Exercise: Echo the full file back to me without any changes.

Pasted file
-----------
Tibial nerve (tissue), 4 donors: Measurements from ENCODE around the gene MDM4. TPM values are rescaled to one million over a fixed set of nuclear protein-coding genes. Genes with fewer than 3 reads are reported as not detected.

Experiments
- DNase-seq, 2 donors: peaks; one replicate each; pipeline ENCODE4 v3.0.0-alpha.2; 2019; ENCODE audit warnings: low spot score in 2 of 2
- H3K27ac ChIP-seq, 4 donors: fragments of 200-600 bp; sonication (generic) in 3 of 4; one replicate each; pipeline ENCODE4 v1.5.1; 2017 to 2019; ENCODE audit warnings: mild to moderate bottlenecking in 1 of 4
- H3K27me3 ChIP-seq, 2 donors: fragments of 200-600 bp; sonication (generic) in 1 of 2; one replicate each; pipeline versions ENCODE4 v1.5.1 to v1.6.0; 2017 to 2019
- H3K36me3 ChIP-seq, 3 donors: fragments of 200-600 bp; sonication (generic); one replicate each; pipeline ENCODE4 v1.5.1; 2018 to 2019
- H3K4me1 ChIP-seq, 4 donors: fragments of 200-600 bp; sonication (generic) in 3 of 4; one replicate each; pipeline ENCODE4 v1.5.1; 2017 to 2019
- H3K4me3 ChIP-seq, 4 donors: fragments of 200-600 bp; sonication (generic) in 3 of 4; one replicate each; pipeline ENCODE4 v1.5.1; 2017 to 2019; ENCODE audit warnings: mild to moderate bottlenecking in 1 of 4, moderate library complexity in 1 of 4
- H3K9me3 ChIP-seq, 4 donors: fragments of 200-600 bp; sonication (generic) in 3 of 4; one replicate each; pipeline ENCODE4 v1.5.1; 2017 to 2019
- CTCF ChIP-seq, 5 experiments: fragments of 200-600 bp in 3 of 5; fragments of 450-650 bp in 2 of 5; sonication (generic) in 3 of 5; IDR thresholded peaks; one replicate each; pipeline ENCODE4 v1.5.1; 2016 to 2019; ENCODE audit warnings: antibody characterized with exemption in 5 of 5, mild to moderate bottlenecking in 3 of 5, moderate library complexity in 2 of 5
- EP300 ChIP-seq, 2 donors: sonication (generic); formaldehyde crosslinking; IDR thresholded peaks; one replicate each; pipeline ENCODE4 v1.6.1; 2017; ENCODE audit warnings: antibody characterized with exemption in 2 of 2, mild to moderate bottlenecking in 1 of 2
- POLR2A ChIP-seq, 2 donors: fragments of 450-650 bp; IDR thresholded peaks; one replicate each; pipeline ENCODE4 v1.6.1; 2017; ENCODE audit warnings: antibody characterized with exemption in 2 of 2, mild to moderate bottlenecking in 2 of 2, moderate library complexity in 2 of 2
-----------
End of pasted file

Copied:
Tibial nerve (tissue), 4 donors: Measurements from ENCODE around the gene MDM4. TPM values are rescaled to one million over a fixed set of nuclear protein-coding genes. Genes with fewer than 3 reads are reported as not detected.

Experiments
- DNase-seq, 2 donors: peaks; one replicate each; pipeline ENCODE4 v3.0.0-alpha.2; 2019; ENCODE audit warnings: low spot score in 2 of 2
- H3K27ac ChIP-seq, 4 donors: fragments of 200-600 bp; sonication (generic) in 3 of 4; one replicate each; pipeline ENCODE4 v1.5.1; 2017 to 2019; ENCODE audit warnings: mild to moderate bottlenecking in 1 of 4
- H3K27me3 ChIP-seq, 2 donors: fragments of 200-600 bp; sonication (generic) in 1 of 2; one replicate each; pipeline versions ENCODE4 v1.5.1 to v1.6.0; 2017 to 2019
- H3K36me3 ChIP-seq, 3 donors: fragments of 200-600 bp; sonication (generic); one replicate each; pipeline ENCODE4 v1.5.1; 2018 to 2019
- H3K4me1 ChIP-seq, 4 donors: fragments of 200-600 bp; sonication (generic) in 3 of 4; one replicate each; pipeline ENCODE4 v1.5.1; 2017 to 2019
- H3K4me3 ChIP-seq, 4 donors: fragments of 200-600 bp; sonication (generic) in 3 of 4; one replicate each; pipeline ENCODE4 v1.5.1; 2017 to 2019; ENCODE audit warnings: mild to moderate bottlenecking in 1 of 4, moderate library complexity in 1 of 4
- H3K9me3 ChIP-seq, 4 donors: fragments of 200-600 bp; sonication (generic) in 3 of 4; one replicate each; pipeline ENCODE4 v1.5.1; 2017 to 2019
- CTCF ChIP-seq, 5 experiments: fragments of 200-600 bp in 3 of 5; fragments of 450-650 bp in 2 of 5; sonication (generic) in 3 of 5; IDR thresholded peaks; one replicate each; pipeline ENCODE4 v1.5.1; 2016 to 2019; ENCODE audit warnings: antibody characterized with exemption in 5 of 5, mild to moderate bottlenecking in 3 of 5, moderate library complexity in 2 of 5
- EP300 ChIP-seq, 2 donors: sonication (generic); formaldehyde crosslinking; IDR thresholded peaks; one replicate each; pipeline ENCODE4 v1.6.1; 2017; ENCODE audit warnings: antibody characterized with exemption in 2 of 2, mild to moderate bottlenecking in 1 of 2
- POLR2A ChIP-seq, 2 donors: fragments of 450-650 bp; IDR thresholded peaks; one replicate each; pipeline ENCODE4 v1.6.1; 2017; ENCODE audit warnings: antibody characterized with exemption in 2 of 2, mild to moderate bottlenecking in 2 of 2, moderate library complexity in 2 of 2